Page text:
What happens if you don’t take the second dose?
Protection is assumed to be less. In data that Moderna submitted to the FDA before its Dec. 17 review for its request for emergency use authorization, for instance, its analysis suggested that the first dose provides protection from getting COVID-19, but the data did not allow for a “firm conclusion,” the FDA says. Both the Pfizer and Moderna vaccines are believed to be around 50% effective after just one dose.

After the required doses, how long until it takes effect and provides protection?
That happens approximately a week after the second dose. Once the second dose kicks in, both the Pfizer and Moderna vaccines have shown in studies to be about 95% effective.
How well do the vaccines work?

Overall, the Pfizer and Moderna vaccines are about 95% effective.


Because the vaccines are new, this is not yet known for sure. Based on other viruses that are similar to the coronavirus that causes COVID-19, the COVID-19 vaccines that are shown to be highly effective might protect people for a few years. This is an educated guess based on expert opinion and known facts about the virus that causes COVID-19.

What about side effects?
People should expect to have some side effects, similar to what some people report after getting a flu vaccine, according to experts meeting recently with the CDC. These experts said to expect temporary side effects such as soreness in your arm where you got the shot, fatigue, body aches, and perhaps a fever.

At least two people getting the Pfizer vaccine in the U.K. had severe allergic reactions, promoting the British government to tell those prone to anaphylaxis-like reactions not to take it.

As for serious side effects, it’s too soon to know about rare side effects. As millions of doses are distributed, if there are very rare side effects, they are expected to show up in a very short time frame.

How can a safe vaccine be made so quickly?
Vaccine development typically takes many years, however, scientists had already begun research for coronavirus vaccines during previous outbreaks caused by related coronaviruses, such as SARS (Severe Acute Respiratory Syndrome) and MERS (Middle East Respiratory Syndrome). That earlier research provided a head start for rapid development of vaccines to protect against infection with the novel coronavirus SARS-CoV2, the virus that causes COVID-19.

After the FDA’s emergency authorization (EUA) is granted, are the vaccines still tracked?
Yes. The FDA expects the manufacturers to continue their clinical trials to find out more about how safe and effective they are, and pursue full FDA approval or licensure. The EUA, which is different from FDA approval, is based on the FDA’s evaluation of available evidence, assessing risks and benefits. It issues the EUA if the benefit-risk balance is favorable.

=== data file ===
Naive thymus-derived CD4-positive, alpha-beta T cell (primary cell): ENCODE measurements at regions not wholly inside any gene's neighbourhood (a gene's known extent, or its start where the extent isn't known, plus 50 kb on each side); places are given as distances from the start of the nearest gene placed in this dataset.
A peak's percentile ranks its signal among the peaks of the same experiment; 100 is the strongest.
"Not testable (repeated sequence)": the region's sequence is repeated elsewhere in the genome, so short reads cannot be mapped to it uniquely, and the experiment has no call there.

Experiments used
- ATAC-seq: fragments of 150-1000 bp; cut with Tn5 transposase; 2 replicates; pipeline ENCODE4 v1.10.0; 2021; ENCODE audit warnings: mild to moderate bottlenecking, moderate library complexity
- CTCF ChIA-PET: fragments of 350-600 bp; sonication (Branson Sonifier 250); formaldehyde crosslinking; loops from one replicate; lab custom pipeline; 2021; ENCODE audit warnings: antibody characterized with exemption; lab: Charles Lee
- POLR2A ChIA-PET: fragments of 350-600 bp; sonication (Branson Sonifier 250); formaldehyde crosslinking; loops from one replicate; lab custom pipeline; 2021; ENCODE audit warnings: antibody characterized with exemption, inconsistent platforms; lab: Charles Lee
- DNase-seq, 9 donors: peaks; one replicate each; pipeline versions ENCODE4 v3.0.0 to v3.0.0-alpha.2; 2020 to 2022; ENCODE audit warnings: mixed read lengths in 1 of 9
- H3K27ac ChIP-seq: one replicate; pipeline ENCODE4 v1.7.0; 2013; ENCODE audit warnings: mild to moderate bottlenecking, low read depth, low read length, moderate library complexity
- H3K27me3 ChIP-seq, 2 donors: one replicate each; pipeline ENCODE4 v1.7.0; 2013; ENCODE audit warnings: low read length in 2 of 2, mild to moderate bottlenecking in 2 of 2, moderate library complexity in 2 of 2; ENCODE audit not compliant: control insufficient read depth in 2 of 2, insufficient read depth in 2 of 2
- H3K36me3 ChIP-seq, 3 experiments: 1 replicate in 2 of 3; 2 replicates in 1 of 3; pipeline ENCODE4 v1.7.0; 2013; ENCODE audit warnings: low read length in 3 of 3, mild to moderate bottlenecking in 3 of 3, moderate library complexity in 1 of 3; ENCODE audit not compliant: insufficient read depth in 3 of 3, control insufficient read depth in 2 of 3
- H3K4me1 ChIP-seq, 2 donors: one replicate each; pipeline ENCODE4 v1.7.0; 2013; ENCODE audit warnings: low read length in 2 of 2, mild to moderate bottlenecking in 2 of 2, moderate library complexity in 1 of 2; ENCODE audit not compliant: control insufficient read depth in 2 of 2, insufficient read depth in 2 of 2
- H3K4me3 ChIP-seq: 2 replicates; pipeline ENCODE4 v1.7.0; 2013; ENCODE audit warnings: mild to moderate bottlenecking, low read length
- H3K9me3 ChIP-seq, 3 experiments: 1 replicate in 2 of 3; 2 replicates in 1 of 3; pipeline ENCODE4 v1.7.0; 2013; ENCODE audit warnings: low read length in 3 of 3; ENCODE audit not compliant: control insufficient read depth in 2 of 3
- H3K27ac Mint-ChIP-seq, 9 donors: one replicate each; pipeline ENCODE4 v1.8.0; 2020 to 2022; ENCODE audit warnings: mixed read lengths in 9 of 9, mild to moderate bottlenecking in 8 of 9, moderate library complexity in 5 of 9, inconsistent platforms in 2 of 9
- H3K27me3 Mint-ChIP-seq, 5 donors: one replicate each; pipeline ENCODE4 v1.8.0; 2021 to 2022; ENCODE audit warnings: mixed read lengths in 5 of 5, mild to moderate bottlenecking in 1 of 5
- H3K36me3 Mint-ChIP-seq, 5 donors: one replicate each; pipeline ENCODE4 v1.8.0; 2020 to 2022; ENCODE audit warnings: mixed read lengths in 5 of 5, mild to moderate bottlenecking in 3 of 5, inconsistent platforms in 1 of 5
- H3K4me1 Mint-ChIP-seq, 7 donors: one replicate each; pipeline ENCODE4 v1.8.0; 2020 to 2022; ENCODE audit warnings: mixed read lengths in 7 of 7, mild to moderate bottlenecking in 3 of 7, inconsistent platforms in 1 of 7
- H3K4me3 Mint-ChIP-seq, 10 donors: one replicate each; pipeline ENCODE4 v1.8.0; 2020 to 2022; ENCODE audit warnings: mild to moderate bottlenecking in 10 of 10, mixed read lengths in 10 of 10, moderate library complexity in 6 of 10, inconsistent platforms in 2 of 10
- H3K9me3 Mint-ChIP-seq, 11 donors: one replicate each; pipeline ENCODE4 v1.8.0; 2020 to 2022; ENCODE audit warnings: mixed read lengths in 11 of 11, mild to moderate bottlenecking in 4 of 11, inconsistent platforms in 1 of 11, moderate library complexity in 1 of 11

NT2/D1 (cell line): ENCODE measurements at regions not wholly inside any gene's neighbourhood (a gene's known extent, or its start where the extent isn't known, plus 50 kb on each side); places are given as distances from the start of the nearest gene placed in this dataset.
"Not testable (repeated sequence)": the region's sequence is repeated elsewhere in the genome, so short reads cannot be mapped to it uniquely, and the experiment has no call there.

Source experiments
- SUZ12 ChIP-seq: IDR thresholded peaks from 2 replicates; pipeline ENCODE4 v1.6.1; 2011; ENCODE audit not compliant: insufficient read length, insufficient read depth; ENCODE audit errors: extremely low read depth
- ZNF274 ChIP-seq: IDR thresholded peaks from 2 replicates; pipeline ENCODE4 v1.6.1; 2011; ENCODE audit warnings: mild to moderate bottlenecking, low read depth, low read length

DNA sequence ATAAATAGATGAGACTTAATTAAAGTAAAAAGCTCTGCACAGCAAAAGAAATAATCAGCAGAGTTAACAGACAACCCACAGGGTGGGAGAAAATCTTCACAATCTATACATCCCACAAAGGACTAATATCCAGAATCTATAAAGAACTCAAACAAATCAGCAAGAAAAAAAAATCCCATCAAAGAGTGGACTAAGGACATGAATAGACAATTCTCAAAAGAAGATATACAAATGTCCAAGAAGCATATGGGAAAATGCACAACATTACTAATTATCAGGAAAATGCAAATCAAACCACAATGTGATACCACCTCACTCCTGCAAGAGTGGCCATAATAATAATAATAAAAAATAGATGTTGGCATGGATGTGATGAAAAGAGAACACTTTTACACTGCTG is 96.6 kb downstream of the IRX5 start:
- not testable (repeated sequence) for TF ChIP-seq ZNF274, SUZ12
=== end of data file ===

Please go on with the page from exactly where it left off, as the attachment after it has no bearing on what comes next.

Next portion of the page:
Do the COVID vaccines not only keep the person from getting sick, but also from spreading the virus if exposed?
That is not yet known. As more data and monitoring are done, experts will be able to find out if a vaccinated person, if exposed to the virus, can still spread it even if they don’t get the disease themselves.

Are the vaccines free?
Yes, for patients, but the health care providers will bill insurance companies, Medicaid and Medicare, or tap federal funds for the uninsured.

Will it be possible to choose which vaccine you prefer?
In general, it does not matter, since the two vaccines available now are equally effective. And even as more vaccines become authorized and available, you may have only one choice.

If a vaccine needs two doses, can you switch to another vaccine for the second one?
No. Experts advise staying with the same vaccine for both. That’s true even for the Moderna and Pfizer vaccines, which use the same general approach.

Should people who have already had COVID-19 be able to get the vaccine?
Yes. According to data reviewed by CDC, people appear to become susceptible to reinfection after >90 days after initial infection.

Does the COVID-19 Vaccine interact with Hormone Replacement Therapy (HRT)
No

After I get vaccinated, do I still have to wear a mask?
Yes. Even after vaccination increases, preventive behaviors will still be needed. The ability to reduce transmission will require not just high vaccine uptake, but ongoing social distancing and masks.